A few weeks ago, actually the night before I flew to my hometown for my 100-mile race, I spent the night making escape plans - which things we would take first, how much we could load into our cars, where we would go. Our neighbors had said there was no need to worry until the helicopters were directly overhead. I found that of little comfort. The hills, just over a mile away, glowed in shifting patterns of yellow and black.
Like much of the country, the Northeast was experiencing a severe drought in early Spring. And, in spite of fire warnings, people continued to do stupid things, like light camp fires and throw cigarettes out their car windows. The New York region was awash in brush fires. A brush fire had started up on West Mountain in Harriman State Park - my back yard - and was spreading rapidly through the tinder stick forest.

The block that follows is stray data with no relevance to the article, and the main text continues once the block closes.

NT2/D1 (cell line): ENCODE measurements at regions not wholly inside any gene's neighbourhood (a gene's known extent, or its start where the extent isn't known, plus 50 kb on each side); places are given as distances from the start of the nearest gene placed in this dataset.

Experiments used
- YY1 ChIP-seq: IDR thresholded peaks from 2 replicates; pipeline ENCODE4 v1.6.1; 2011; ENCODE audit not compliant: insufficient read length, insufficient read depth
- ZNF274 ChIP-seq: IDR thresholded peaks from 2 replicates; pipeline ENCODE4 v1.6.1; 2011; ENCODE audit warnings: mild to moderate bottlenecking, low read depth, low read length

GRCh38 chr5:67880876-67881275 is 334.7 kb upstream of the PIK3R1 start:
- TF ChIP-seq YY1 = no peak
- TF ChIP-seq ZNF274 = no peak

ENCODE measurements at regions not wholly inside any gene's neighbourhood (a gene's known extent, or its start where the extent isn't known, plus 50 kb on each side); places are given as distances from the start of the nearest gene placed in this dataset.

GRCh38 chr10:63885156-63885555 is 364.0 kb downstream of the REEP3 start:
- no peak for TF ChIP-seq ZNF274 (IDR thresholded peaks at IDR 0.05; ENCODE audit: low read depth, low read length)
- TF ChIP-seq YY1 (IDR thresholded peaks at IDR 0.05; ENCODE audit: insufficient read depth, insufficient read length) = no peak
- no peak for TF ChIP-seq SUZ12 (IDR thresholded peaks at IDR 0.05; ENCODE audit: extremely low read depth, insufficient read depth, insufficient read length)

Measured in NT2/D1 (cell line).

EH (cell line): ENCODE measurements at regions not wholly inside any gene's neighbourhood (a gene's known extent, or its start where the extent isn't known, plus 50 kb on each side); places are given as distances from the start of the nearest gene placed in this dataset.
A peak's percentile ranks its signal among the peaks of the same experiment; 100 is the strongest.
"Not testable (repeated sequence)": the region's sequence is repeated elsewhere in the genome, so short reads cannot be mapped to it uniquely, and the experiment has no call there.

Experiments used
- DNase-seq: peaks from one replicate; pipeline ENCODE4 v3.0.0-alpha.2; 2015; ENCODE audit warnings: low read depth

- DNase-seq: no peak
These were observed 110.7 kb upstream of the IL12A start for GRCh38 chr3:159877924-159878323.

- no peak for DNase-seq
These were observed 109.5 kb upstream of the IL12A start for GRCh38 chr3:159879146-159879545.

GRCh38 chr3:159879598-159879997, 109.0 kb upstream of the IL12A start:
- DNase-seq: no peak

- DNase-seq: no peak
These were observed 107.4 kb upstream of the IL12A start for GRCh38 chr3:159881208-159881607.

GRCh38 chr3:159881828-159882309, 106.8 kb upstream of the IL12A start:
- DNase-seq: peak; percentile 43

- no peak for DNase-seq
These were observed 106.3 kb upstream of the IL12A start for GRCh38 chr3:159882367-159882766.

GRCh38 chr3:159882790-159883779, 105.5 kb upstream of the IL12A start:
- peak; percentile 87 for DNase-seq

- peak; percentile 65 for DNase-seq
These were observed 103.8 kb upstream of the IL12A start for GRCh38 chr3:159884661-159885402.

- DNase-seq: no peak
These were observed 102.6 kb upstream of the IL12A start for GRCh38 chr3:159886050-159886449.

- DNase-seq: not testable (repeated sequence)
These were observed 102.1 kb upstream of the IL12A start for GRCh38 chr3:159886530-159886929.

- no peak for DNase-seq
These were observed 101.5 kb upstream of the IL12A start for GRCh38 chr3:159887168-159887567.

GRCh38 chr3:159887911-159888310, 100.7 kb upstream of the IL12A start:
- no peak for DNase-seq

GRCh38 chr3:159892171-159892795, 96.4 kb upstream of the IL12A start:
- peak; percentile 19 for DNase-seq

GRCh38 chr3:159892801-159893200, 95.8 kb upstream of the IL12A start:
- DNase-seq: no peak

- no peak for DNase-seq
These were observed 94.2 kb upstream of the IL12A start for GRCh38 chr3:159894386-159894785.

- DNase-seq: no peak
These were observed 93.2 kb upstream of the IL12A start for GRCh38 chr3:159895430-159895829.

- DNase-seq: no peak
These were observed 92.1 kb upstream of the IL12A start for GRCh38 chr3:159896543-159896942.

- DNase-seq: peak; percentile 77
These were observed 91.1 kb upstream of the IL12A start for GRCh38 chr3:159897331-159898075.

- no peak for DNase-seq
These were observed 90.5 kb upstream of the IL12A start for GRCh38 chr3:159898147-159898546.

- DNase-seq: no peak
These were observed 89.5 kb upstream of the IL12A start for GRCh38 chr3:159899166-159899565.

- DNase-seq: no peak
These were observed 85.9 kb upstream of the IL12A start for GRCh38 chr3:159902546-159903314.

We slept with the windows open - to hear the helicopters, to smell the smoke, to hear the calls of forest rangers fighting the flames, to know if it was time to leave.
Luckily, the winds and temperature died down, and swarms of hard-working rangers and DEC firefighters got the flames contained. Rains a few days later finished the job. Over a hundred acres burned, but no people or property were lost.
But as my footsteps crunched along the scorched earth, I began to notice bits of green highlighted against the black. Small patches of life had inexplicably survived; bushes and patches of moss stood like verdant oases. Overhead, the canopy was filling in, leaves growing from the tops of charred trunks. And already, just a month later, blades of grass were sprouting up through the ashes.
I realize this may sound terribly cliched, but I am astounded by nature's tireless urge toward life and renewal. The landscape may be altered, the devastation severe, but there is always an effort toward life.
I find that comforting.